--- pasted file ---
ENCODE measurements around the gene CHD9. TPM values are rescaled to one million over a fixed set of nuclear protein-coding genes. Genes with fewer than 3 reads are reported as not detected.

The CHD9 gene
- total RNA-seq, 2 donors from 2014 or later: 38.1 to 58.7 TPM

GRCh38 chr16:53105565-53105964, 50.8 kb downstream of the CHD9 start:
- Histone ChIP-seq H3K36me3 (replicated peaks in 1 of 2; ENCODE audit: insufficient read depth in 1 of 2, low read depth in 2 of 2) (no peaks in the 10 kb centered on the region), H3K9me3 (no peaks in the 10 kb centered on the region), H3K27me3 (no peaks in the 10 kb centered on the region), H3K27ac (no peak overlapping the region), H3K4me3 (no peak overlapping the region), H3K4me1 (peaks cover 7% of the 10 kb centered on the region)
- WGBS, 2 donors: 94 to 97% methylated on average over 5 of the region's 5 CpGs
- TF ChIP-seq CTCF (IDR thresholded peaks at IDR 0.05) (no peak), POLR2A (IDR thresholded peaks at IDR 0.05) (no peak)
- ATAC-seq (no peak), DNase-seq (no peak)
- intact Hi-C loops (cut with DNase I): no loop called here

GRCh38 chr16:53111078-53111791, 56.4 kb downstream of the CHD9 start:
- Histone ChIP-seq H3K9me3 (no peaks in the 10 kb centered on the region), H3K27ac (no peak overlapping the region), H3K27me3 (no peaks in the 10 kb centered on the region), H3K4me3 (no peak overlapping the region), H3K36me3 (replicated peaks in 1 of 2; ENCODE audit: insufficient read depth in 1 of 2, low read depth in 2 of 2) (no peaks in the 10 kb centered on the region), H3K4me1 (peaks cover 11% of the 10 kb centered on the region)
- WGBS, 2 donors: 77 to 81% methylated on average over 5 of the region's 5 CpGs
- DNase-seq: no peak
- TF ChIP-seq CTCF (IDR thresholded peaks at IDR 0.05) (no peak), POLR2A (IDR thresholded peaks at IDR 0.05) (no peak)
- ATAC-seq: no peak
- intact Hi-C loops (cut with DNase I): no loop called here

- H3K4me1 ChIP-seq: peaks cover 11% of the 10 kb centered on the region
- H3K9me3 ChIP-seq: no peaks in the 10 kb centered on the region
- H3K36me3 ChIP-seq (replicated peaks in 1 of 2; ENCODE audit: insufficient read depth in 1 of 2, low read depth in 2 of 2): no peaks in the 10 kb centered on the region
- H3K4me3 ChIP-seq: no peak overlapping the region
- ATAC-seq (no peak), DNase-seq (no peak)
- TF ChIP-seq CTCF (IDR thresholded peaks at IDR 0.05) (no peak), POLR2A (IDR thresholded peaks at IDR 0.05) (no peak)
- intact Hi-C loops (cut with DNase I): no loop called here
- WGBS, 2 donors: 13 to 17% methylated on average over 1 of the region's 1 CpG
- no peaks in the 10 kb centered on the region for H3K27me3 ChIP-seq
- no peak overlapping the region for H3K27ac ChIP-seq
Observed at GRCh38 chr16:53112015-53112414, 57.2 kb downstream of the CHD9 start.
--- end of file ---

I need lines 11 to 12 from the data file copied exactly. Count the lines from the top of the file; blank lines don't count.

- Histone ChIP-seq H3K9me3 (no peaks in the 10 kb centered on the region), H3K27ac (no peak overlapping the region), H3K27me3 (no peaks in the 10 kb centered on the region), H3K4me3 (no peak overlapping the region), H3K36me3 (replicated peaks in 1 of 2; ENCODE audit: insufficient read depth in 1 of 2, low read depth in 2 of 2) (no peaks in the 10 kb centered on the region), H3K4me1 (peaks cover 11% of the 10 kb centered on the region)
- WGBS, 2 donors: 77 to 81% methylated on average over 5 of the region's 5 CpGs